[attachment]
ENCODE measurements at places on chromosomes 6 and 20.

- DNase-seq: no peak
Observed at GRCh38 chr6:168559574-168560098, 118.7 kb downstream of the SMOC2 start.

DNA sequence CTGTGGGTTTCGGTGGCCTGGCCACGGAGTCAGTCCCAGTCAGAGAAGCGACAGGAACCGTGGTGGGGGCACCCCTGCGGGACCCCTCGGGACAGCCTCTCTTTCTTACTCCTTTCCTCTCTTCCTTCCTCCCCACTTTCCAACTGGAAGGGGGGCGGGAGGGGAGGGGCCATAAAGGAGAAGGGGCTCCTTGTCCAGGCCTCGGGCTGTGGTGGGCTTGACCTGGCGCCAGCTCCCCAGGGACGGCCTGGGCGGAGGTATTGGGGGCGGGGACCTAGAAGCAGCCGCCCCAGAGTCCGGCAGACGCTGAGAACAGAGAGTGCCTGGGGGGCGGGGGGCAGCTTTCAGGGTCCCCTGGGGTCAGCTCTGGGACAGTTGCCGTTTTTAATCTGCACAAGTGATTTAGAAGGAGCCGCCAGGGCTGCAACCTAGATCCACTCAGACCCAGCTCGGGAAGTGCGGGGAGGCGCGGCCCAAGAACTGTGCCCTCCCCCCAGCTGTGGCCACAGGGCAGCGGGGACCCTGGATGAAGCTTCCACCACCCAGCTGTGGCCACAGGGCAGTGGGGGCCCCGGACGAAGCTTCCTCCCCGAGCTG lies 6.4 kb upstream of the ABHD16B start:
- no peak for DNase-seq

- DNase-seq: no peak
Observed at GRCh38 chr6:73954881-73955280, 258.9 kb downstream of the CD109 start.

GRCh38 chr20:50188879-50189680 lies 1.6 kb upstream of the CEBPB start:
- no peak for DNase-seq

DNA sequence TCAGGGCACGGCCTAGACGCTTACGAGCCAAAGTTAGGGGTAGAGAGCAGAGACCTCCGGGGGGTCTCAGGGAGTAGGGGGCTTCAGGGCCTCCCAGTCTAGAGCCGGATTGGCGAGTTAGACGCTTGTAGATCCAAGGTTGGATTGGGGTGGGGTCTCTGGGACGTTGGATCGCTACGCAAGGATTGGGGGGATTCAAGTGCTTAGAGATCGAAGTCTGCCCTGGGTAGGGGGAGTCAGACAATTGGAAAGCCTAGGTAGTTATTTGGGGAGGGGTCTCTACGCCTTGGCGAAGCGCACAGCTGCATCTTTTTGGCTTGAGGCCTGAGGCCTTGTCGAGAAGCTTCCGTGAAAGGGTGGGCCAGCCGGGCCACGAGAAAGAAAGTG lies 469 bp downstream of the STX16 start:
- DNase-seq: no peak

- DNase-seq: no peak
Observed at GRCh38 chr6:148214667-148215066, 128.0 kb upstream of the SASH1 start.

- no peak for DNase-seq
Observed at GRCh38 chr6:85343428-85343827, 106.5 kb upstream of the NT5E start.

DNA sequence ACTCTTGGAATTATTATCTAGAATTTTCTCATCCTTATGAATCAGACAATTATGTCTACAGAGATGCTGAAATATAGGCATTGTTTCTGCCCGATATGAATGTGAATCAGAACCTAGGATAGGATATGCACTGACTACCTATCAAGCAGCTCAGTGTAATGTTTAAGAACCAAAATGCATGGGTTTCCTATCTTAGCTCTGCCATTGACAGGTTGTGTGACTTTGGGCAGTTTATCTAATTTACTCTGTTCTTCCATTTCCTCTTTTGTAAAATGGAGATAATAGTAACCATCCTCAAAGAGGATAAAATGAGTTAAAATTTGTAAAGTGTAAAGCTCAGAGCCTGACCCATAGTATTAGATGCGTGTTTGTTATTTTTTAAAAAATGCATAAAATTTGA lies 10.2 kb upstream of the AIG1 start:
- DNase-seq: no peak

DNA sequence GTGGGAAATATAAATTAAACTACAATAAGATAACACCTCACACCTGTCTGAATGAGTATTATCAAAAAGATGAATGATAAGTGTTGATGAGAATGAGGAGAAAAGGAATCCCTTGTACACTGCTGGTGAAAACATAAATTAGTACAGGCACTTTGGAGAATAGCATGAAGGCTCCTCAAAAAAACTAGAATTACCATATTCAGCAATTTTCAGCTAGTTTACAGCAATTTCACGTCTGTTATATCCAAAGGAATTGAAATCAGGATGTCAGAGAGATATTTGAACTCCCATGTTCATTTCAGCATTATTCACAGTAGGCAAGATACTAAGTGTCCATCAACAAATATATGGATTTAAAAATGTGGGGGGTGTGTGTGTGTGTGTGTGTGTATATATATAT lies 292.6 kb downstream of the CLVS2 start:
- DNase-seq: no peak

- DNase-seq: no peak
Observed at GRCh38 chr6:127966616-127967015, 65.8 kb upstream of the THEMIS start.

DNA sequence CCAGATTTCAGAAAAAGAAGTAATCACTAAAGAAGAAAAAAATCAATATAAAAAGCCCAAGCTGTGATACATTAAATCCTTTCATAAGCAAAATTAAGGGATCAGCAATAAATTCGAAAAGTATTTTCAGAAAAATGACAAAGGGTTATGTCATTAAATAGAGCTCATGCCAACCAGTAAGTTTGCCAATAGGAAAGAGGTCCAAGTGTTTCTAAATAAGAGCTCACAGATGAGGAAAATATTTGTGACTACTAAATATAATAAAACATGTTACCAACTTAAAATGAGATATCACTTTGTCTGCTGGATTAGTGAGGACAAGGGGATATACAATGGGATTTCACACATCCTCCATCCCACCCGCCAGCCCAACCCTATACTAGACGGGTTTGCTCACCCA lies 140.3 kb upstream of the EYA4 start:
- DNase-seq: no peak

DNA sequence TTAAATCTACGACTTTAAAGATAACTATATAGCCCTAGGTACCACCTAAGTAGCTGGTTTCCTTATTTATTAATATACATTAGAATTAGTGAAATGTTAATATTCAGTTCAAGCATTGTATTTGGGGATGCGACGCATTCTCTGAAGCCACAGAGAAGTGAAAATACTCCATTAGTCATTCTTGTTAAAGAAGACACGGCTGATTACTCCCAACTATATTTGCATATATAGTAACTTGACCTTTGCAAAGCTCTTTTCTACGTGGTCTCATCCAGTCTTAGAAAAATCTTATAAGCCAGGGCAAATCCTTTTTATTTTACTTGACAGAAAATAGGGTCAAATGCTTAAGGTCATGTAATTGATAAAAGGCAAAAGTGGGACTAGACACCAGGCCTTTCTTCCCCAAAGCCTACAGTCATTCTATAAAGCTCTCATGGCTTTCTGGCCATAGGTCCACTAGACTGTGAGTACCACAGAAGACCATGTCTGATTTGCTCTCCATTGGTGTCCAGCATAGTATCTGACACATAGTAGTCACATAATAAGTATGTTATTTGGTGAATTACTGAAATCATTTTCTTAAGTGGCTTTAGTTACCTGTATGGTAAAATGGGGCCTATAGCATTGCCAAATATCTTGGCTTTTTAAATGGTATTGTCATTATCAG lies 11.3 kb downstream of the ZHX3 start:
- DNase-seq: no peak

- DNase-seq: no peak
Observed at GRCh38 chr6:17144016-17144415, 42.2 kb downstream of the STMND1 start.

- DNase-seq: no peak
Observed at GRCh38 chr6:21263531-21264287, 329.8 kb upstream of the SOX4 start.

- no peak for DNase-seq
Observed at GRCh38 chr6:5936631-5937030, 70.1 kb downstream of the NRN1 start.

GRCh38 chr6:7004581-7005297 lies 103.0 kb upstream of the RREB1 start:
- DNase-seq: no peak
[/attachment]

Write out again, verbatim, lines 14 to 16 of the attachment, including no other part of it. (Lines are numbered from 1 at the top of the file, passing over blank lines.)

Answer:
- no peak for DNase-seq
Observed at GRCh38 chr6:85343428-85343827, 106.5 kb upstream of the NT5E start.

DNA sequence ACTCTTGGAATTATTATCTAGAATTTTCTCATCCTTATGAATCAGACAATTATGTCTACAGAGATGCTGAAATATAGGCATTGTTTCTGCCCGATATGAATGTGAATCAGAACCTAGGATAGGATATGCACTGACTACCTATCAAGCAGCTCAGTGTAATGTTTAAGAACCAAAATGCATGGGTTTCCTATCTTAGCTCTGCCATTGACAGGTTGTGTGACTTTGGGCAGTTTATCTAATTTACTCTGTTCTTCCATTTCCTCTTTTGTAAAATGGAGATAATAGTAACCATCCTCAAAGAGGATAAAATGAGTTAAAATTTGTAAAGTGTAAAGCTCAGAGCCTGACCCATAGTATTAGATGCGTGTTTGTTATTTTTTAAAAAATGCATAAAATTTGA lies 10.2 kb upstream of the AIG1 start: